Climate experts in Bern have warned that limiting the rise in global temperature will not be enough to protect the climate system as a whole from the dangerous impact caused by human activity.This content was published on July 3, 2013 - 19:17
Most countries have accepted that greenhouse gas emissions should be stabilised so that the average global temperature rises by no more than two degrees in comparison with the beginning of industrialisation.
However, in their study published in the specialist journal Nature the experts, from Bern University’s Oeschger Centre for Climate Research, say such phenomena as the rise in sea level, the acidification of the oceans – which among other things threatens coral reefs – and poor harvests cannot be avoided simply by aiming for this global temperature target.
It is essential to reduce CO2 emissions yet further, they say. They have produced model calculations on the basis of a wide range of scenarios, to show what emissions would be admissible in order to protect the climate system as a whole, which – as defined by the United Nations in 1992 – includes the atmosphere, hydrosphere, biosphere, geosphere and the interactions between them.
“We have been able to show what level of CO2 emissions in the coming decades would be acceptable it we are to achieve each one of the additional climate goals, such as a consistent level of agricultural production and the stabilisation of the oceans,” writes lead author Marco Steinacher in a press release on the study.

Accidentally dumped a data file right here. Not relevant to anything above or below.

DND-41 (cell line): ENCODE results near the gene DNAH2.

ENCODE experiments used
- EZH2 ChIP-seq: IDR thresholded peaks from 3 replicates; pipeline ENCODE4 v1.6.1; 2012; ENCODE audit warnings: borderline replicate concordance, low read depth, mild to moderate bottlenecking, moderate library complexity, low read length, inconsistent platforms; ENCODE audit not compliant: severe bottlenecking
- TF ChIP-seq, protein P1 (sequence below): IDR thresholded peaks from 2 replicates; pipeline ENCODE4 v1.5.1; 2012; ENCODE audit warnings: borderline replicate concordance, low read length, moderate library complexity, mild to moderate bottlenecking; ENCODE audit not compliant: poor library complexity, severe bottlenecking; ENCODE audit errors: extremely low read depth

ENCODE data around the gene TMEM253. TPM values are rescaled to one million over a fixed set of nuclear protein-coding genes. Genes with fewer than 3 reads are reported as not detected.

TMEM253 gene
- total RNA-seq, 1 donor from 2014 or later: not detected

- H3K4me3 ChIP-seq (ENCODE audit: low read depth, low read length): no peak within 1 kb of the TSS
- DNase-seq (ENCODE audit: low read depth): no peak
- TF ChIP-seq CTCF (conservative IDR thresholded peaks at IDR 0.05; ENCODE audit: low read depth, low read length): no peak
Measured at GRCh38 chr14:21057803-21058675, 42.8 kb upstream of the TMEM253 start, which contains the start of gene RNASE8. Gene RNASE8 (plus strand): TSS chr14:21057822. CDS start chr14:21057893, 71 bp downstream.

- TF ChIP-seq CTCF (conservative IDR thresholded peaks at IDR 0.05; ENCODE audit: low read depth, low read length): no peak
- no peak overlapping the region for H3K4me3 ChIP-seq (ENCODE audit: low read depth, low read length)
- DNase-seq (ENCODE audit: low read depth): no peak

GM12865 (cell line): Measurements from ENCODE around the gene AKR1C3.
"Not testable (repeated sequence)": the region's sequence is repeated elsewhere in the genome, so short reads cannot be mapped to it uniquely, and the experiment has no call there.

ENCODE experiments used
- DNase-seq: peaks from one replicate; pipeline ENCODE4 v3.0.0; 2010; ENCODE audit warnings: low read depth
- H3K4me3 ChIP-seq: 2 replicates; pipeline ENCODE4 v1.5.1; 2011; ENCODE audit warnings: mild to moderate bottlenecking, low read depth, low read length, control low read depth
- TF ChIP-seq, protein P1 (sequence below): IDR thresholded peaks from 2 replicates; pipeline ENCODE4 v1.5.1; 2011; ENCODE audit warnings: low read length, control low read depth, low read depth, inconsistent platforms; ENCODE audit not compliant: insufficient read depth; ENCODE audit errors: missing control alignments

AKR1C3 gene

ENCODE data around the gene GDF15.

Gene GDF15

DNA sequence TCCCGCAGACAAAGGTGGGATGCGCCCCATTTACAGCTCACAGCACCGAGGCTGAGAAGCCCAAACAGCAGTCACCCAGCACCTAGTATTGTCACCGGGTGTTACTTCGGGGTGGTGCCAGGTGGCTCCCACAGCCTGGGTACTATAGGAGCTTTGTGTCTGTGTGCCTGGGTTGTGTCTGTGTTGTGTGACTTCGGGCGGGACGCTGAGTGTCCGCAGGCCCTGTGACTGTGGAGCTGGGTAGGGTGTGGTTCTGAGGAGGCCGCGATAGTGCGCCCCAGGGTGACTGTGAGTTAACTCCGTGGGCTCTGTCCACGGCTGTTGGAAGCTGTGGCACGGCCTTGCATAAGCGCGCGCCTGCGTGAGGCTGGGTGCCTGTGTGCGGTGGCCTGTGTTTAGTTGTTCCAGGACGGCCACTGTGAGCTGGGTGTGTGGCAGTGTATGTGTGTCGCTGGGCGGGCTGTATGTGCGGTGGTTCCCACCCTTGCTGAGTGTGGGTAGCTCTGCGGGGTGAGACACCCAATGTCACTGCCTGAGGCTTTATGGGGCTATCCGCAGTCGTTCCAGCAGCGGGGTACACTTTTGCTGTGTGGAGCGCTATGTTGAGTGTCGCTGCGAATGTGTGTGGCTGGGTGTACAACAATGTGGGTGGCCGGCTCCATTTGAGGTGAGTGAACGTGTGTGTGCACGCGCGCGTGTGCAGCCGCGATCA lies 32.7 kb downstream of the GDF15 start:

“If we take all the goals together into account, the reduction in CO2 emissions must be twice as much as it needs to be simply to reach the two degree goal,” he says.
The computer simulations show that the biggest challenge, and the one requiring the most massive reduction in CO2 emissions, is to stop the acidification of the oceans.
The three researchers say further studies need to be carried out and relevant climate targets set.
They point out that decisions on the level of change that is acceptable lie with politicians and society, but say that constantly rising emissions are steadily narrowing their room for manoeuvre.
Meanwhile, the Federal Environment Office announced on Wednesday that Switzerland failed to meet its target for CO2 reductions in 2012. The CO2 levy will therefore be raised from CHF36 ($38) to CHF60 per tonne next year.
The CO2 levy on fossil combustible fuels, such as heating oil and natural gas, was introduced in Switzerland in 2008 to help achieve statutory CO2 emission targets.
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